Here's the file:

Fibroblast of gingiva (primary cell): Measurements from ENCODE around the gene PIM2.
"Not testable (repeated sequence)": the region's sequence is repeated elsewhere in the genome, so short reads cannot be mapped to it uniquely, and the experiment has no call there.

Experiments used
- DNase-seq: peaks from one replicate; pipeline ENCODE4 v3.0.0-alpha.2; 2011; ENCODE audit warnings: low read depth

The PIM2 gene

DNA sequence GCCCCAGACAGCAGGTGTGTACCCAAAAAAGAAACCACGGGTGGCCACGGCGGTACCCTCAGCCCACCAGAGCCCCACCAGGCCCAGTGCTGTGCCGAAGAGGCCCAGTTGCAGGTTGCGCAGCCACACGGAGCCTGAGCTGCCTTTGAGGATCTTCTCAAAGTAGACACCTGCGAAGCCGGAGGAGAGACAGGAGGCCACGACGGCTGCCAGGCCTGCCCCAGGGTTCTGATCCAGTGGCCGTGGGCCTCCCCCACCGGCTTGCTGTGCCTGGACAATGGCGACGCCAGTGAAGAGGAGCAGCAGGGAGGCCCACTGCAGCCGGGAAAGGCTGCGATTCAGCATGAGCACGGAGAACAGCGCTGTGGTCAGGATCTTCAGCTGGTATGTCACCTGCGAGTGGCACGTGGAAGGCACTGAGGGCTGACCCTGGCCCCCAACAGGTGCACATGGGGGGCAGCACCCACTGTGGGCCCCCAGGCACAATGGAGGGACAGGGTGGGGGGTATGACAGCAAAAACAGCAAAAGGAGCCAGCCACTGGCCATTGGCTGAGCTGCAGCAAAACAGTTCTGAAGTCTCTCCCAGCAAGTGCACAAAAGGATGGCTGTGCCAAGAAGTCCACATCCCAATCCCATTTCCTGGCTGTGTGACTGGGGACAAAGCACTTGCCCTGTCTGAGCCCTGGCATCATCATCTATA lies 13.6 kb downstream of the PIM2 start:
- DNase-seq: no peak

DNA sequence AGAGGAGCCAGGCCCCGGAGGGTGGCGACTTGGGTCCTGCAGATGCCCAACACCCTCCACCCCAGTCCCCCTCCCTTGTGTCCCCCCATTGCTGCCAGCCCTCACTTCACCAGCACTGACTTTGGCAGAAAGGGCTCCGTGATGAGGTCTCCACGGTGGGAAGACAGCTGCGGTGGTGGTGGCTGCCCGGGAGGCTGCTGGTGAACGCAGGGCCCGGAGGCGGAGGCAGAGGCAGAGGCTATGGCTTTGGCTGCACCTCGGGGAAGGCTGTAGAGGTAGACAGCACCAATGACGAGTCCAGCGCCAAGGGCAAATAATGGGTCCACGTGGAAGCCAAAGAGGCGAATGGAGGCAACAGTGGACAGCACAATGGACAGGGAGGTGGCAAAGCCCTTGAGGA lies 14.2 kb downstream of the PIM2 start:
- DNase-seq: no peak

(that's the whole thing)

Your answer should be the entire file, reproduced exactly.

Fibroblast of gingiva (primary cell): Measurements from ENCODE around the gene PIM2.
"Not testable (repeated sequence)": the region's sequence is repeated elsewhere in the genome, so short reads cannot be mapped to it uniquely, and the experiment has no call there.

Experiments used
- DNase-seq: peaks from one replicate; pipeline ENCODE4 v3.0.0-alpha.2; 2011; ENCODE audit warnings: low read depth

The PIM2 gene

DNA sequence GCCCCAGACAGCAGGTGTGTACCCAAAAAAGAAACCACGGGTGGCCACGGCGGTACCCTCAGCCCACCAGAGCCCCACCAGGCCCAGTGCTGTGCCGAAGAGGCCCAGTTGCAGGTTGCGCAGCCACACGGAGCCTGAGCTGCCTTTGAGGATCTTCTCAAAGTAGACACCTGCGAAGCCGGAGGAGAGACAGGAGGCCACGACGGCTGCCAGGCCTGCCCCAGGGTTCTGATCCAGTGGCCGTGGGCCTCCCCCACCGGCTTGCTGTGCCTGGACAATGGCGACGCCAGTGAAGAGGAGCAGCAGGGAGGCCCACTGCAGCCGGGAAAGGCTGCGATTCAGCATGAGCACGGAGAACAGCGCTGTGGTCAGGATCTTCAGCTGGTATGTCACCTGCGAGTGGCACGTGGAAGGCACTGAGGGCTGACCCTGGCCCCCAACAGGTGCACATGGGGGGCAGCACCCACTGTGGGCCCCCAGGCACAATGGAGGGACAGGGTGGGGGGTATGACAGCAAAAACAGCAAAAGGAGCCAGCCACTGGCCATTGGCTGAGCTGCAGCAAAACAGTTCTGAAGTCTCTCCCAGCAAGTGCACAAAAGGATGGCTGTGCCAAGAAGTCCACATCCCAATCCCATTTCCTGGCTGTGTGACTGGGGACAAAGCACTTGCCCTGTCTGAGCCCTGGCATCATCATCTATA lies 13.6 kb downstream of the PIM2 start:
- DNase-seq: no peak

DNA sequence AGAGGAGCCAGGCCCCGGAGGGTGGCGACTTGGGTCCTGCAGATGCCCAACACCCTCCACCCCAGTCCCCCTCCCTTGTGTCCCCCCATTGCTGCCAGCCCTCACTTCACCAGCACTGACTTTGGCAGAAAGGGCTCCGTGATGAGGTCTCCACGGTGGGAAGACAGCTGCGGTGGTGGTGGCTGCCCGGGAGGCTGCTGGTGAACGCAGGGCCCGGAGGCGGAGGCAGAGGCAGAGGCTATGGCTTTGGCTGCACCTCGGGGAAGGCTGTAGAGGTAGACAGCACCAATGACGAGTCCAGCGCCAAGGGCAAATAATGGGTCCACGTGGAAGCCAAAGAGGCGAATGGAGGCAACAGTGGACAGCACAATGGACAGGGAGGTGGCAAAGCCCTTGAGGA lies 14.2 kb downstream of the PIM2 start:
- DNase-seq: no peak